Should UTF-8 be a swear word ?

Marvin Humphrey marvin at
Tue Aug 8 16:11:21 BST 2006

On Aug 8, 2006, at 6:50 AM, Nicholas Clark wrote:
> * Apart from the big implementation bug that is hard to fix. If a  
> string
>   internally is encoded in UTF-8, then it is also treated with Unicode
>   semantics. For example code point 0xE9 is recognised as a lower case
>   E acute, and will uppercase to É, and it will match classes like  
> \w in
>   the regexp engine. Whereas if the same string is stored as raw  
> bytes, that
>   byte is not treated as a letter - only the ASCII letters are  
> letters, etc.
>   There is a single flag bit in the internals used both to mean  
> "characters
>   to be treated as Unicode" and "characters stored as UTF-8". If  
> two bits
>   had been used, there would be less confusion. Also, if 5.6 hadn't  
> been as
>   buggy, there would be less confusion.

What drives me nuts is what happens when two scalars, one with the  
UTF8 flag and one without, are concatenated.  Silently upgrading the  
non-UTF8 scalar is excessively helpful, IMO -- I'd have preferred a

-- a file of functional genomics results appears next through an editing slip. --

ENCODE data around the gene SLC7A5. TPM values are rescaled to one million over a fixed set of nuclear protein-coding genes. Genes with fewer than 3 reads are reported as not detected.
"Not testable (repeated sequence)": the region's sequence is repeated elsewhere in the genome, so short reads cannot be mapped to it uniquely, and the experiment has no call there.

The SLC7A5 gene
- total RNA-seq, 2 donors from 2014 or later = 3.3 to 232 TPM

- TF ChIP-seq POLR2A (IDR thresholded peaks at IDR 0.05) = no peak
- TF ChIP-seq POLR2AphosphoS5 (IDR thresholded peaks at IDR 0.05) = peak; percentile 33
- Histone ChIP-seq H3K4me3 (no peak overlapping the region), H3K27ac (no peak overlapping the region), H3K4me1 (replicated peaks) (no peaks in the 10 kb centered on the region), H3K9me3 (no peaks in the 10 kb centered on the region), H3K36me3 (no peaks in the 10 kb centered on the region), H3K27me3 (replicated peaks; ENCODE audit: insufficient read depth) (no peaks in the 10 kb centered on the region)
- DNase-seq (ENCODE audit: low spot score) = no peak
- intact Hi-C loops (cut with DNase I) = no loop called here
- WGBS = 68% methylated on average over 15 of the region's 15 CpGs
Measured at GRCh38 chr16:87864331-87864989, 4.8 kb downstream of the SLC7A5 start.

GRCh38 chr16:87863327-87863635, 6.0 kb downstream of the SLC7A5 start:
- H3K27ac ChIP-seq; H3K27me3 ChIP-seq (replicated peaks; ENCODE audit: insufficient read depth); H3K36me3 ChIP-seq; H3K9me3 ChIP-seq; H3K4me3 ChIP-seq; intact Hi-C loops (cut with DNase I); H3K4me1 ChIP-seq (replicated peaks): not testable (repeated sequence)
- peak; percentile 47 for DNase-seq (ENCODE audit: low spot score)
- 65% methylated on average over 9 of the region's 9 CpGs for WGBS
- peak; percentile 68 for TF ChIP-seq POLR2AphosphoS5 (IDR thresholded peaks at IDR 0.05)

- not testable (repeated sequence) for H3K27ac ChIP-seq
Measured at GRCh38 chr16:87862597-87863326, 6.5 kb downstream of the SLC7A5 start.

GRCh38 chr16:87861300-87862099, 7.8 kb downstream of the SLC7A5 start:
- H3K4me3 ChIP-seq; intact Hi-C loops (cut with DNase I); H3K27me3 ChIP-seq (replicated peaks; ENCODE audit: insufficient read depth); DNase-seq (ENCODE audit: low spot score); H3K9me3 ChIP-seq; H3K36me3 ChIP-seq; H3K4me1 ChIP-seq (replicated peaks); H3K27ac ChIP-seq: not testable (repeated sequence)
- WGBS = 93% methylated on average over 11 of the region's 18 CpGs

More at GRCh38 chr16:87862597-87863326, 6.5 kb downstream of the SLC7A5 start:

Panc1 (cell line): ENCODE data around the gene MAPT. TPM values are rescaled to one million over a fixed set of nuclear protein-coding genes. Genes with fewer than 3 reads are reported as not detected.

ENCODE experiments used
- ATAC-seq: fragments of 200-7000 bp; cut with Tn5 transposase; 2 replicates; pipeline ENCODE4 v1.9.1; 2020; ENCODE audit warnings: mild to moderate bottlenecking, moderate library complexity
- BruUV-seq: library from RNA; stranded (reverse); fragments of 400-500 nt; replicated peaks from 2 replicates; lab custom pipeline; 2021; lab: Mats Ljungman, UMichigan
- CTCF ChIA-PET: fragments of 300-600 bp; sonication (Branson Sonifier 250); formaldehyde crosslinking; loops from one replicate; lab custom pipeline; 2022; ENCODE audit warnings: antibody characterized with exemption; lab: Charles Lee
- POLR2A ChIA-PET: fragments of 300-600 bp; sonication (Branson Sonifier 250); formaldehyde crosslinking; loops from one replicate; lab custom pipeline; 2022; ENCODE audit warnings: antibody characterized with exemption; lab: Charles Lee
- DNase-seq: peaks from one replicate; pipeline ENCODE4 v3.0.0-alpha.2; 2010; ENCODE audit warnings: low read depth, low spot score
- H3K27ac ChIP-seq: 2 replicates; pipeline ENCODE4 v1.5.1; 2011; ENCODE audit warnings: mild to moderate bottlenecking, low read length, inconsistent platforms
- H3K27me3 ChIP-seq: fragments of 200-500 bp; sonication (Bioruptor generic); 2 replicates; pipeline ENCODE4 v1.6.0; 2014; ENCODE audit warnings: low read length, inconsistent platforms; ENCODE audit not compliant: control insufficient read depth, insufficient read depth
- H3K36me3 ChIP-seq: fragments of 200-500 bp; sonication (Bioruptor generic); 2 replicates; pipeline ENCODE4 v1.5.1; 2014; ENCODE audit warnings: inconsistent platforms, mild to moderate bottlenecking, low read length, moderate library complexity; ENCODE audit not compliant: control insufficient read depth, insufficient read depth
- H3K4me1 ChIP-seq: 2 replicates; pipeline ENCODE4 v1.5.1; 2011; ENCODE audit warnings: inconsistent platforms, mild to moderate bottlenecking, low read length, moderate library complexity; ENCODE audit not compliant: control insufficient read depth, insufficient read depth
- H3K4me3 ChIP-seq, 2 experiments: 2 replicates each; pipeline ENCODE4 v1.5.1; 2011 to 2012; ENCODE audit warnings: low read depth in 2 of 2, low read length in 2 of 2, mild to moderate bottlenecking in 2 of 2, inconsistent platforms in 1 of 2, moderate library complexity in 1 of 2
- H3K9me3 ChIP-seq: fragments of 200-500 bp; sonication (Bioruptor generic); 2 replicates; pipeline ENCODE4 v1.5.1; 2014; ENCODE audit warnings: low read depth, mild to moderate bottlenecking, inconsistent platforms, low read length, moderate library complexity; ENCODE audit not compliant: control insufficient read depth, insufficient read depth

warning.  It took me a long time to figure out why a serialization  
routine I'd written was producing garbage.  :(

This is impossible to change now, right?

Marvin Humphrey
Rectangular Research


use strict;
use warnings;

# utf8_concat.plx -- concat utf8 and non-utf8 strings

use Encode qw( _utf8_on );

printf("%-20s%s\n", "STRING", "OCTETS");

my $foo = "foo";
print_octets('"foo"', $foo);

my $packed_num = pack('N', 128);
print_octets("packed num:", $packed_num);

print_octets("non-utf8 concat:", $foo . $packed_num);

print_octets("utf8 concat:", $foo . $packed_num);

sub print_octets {
     my ($label, $string) = @_;
     printf("%-20s", $label);
     my @octets = unpack('C*', $string);
     print "@octets\n";

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